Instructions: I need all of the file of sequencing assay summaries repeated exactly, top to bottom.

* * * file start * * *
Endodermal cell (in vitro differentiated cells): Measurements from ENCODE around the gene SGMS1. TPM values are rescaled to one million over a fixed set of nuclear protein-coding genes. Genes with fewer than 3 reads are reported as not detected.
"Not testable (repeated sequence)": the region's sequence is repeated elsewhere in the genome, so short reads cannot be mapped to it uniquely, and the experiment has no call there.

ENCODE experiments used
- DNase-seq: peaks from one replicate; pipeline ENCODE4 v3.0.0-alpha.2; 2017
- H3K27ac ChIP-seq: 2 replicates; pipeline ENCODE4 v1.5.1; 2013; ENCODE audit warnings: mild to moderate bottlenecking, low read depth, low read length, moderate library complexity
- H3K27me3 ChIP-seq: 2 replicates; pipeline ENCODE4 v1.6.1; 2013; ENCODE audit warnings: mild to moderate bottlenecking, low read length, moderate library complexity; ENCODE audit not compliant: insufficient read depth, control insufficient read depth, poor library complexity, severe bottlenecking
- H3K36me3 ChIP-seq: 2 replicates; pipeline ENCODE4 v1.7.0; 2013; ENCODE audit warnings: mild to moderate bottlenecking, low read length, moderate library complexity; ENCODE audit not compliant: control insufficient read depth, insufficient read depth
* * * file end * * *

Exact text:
Endodermal cell (in vitro differentiated cells): Measurements from ENCODE around the gene SGMS1. TPM values are rescaled to one million over a fixed set of nuclear protein-coding genes. Genes with fewer than 3 reads are reported as not detected.
"Not testable (repeated sequence)": the region's sequence is repeated elsewhere in the genome, so short reads cannot be mapped to it uniquely, and the experiment has no call there.

ENCODE experiments used
- DNase-seq: peaks from one replicate; pipeline ENCODE4 v3.0.0-alpha.2; 2017
- H3K27ac ChIP-seq: 2 replicates; pipeline ENCODE4 v1.5.1; 2013; ENCODE audit warnings: mild to moderate bottlenecking, low read depth, low read length, moderate library complexity
- H3K27me3 ChIP-seq: 2 replicates; pipeline ENCODE4 v1.6.1; 2013; ENCODE audit warnings: mild to moderate bottlenecking, low read length, moderate library complexity; ENCODE audit not compliant: insufficient read depth, control insufficient read depth, poor library complexity, severe bottlenecking
- H3K36me3 ChIP-seq: 2 replicates; pipeline ENCODE4 v1.7.0; 2013; ENCODE audit warnings: mild to moderate bottlenecking, low read length, moderate library complexity; ENCODE audit not compliant: control insufficient read depth, insufficient read depth